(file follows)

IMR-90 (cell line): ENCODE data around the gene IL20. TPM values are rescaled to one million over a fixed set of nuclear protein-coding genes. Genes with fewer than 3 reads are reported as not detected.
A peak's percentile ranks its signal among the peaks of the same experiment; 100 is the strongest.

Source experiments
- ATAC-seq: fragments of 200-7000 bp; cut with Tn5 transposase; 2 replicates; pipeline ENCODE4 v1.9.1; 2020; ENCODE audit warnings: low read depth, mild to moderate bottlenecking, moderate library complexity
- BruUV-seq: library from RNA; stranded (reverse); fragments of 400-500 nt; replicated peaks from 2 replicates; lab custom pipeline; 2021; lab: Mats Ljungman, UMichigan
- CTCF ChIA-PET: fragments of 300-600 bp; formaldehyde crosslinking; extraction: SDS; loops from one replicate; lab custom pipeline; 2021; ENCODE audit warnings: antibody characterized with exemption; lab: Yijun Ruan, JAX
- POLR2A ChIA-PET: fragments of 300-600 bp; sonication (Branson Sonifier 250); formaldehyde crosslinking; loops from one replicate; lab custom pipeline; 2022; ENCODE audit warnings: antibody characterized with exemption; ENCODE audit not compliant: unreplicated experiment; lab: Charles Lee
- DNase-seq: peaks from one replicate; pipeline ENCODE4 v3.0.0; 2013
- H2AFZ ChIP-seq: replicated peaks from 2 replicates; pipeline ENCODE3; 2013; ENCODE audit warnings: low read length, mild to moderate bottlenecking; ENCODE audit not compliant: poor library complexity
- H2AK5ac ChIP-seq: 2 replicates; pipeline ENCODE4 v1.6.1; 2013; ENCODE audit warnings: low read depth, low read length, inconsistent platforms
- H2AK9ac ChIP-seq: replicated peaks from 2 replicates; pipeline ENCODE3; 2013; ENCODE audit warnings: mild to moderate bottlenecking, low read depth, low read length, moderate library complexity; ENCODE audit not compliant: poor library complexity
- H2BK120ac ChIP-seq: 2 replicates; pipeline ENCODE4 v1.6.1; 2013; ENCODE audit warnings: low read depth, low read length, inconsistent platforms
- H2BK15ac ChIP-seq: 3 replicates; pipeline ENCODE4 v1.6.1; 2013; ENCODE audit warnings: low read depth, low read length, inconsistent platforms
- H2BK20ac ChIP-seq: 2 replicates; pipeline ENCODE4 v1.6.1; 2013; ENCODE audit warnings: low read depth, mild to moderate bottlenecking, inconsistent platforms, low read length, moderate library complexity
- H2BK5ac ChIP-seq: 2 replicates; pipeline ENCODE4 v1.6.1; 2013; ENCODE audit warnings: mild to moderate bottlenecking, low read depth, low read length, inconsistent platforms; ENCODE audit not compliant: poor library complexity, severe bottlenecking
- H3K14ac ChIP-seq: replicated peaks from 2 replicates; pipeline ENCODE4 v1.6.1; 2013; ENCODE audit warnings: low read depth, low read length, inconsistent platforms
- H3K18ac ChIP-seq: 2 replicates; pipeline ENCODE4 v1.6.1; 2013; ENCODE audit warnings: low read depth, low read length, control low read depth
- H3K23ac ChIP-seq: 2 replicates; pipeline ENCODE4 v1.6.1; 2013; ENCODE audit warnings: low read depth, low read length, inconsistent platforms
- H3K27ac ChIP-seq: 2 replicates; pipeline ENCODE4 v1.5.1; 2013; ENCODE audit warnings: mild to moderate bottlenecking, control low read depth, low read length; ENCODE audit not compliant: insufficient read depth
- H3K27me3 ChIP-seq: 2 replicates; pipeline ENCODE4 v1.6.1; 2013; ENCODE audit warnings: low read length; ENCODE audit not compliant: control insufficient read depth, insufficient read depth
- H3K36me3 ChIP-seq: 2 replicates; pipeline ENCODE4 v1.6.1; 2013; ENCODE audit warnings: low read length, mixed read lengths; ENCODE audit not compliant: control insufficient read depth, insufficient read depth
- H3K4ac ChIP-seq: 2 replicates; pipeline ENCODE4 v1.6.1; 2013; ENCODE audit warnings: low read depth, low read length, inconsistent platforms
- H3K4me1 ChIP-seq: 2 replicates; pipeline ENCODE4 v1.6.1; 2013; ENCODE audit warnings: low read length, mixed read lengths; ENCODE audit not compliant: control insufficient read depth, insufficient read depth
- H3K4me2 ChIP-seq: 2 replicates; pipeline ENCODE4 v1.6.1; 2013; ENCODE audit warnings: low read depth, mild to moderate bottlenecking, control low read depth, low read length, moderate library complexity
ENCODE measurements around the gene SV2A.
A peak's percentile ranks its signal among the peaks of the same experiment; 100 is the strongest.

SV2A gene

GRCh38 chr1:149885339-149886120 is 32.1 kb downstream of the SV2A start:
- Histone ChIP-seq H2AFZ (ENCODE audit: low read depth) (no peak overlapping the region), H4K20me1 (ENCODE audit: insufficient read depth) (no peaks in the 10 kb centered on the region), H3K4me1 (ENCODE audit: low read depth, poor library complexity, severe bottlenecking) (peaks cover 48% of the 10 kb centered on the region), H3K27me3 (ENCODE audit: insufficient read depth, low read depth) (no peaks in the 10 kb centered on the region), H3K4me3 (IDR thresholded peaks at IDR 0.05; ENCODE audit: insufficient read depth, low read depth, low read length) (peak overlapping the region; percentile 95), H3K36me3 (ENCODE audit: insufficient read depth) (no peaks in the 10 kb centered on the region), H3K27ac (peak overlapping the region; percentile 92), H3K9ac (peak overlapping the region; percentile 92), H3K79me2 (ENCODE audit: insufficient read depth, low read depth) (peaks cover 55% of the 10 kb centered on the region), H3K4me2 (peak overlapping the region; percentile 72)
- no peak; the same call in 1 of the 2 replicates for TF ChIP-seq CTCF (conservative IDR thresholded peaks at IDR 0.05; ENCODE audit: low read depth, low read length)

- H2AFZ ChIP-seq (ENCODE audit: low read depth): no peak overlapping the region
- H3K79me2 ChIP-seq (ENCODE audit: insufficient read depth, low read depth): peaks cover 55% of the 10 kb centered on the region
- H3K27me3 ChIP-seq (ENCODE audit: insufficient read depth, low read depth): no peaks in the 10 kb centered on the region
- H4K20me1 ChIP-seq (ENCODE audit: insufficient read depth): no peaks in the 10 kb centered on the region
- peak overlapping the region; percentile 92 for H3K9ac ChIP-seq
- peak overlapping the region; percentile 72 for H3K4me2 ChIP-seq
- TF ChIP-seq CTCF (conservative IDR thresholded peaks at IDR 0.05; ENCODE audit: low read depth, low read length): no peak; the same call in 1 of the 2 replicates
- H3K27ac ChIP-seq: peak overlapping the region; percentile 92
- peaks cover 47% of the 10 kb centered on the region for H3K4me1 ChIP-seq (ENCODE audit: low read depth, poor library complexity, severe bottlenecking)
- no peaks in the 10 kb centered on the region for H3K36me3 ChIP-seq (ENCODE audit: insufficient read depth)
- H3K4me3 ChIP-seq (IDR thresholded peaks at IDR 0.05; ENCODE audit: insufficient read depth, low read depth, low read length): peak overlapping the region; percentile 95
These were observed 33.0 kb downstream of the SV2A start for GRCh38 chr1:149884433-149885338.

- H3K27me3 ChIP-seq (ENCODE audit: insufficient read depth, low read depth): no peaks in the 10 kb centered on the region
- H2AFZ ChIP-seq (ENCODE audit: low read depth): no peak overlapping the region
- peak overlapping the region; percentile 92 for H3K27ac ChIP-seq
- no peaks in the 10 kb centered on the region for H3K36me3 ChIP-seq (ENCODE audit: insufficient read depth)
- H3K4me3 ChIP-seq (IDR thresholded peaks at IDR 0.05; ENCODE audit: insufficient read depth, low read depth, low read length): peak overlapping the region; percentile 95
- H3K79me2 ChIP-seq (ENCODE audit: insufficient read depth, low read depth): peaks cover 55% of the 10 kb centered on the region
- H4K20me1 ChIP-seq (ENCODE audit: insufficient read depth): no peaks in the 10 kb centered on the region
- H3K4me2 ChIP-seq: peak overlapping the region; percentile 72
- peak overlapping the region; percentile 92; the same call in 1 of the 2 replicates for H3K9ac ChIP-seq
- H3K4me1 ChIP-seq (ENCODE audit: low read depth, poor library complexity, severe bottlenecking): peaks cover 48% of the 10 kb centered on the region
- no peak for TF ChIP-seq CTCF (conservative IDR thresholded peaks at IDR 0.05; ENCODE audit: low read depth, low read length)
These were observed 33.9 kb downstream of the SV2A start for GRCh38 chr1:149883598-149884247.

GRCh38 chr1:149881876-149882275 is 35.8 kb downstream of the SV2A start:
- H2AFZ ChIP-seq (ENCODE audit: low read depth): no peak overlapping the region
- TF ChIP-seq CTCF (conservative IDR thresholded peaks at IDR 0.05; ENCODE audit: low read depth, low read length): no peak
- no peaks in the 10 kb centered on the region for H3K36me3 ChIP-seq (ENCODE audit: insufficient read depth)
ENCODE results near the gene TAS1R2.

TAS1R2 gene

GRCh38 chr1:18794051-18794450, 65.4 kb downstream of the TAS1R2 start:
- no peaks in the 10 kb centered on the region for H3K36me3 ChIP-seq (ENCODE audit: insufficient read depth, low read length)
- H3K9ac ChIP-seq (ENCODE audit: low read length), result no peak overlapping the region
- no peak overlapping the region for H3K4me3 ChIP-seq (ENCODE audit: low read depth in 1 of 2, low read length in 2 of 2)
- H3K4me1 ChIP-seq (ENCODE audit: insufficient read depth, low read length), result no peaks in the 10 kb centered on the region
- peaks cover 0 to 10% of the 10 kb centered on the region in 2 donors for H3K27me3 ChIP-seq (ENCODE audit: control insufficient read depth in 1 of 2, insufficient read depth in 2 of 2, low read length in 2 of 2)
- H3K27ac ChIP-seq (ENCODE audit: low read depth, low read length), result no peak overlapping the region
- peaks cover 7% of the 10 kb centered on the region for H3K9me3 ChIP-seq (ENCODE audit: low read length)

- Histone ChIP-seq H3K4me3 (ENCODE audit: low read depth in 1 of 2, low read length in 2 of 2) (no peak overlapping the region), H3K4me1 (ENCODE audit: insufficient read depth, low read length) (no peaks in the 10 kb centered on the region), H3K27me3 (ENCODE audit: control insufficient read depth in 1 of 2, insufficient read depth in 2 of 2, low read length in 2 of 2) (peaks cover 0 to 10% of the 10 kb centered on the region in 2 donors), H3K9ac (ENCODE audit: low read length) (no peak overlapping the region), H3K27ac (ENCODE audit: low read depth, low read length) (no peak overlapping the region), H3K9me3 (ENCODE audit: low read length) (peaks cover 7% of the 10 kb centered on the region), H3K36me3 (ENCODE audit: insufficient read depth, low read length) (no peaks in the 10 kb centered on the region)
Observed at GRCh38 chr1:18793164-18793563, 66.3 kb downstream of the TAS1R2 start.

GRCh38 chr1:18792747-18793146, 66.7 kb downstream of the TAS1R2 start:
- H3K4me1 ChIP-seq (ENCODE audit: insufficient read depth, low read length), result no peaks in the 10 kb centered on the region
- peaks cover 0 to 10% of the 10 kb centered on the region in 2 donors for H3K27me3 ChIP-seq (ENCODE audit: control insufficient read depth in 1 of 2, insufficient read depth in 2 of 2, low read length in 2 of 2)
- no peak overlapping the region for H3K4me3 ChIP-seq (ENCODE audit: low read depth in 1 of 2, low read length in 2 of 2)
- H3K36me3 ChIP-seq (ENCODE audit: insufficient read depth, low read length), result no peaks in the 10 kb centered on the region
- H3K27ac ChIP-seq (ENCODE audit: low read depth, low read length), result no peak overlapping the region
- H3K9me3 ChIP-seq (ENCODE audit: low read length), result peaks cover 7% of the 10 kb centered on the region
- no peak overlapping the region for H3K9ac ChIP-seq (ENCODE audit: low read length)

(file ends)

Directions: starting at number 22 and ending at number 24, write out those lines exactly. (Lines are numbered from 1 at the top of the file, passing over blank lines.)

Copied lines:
- H3K4ac ChIP-seq: 2 replicates; pipeline ENCODE4 v1.6.1; 2013; ENCODE audit warnings: low read depth, low read length, inconsistent platforms
- H3K4me1 ChIP-seq: 2 replicates; pipeline ENCODE4 v1.6.1; 2013; ENCODE audit warnings: low read length, mixed read lengths; ENCODE audit not compliant: control insufficient read depth, insufficient read depth
- H3K4me2 ChIP-seq: 2 replicates; pipeline ENCODE4 v1.6.1; 2013; ENCODE audit warnings: low read depth, mild to moderate bottlenecking, control low read depth, low read length, moderate library complexity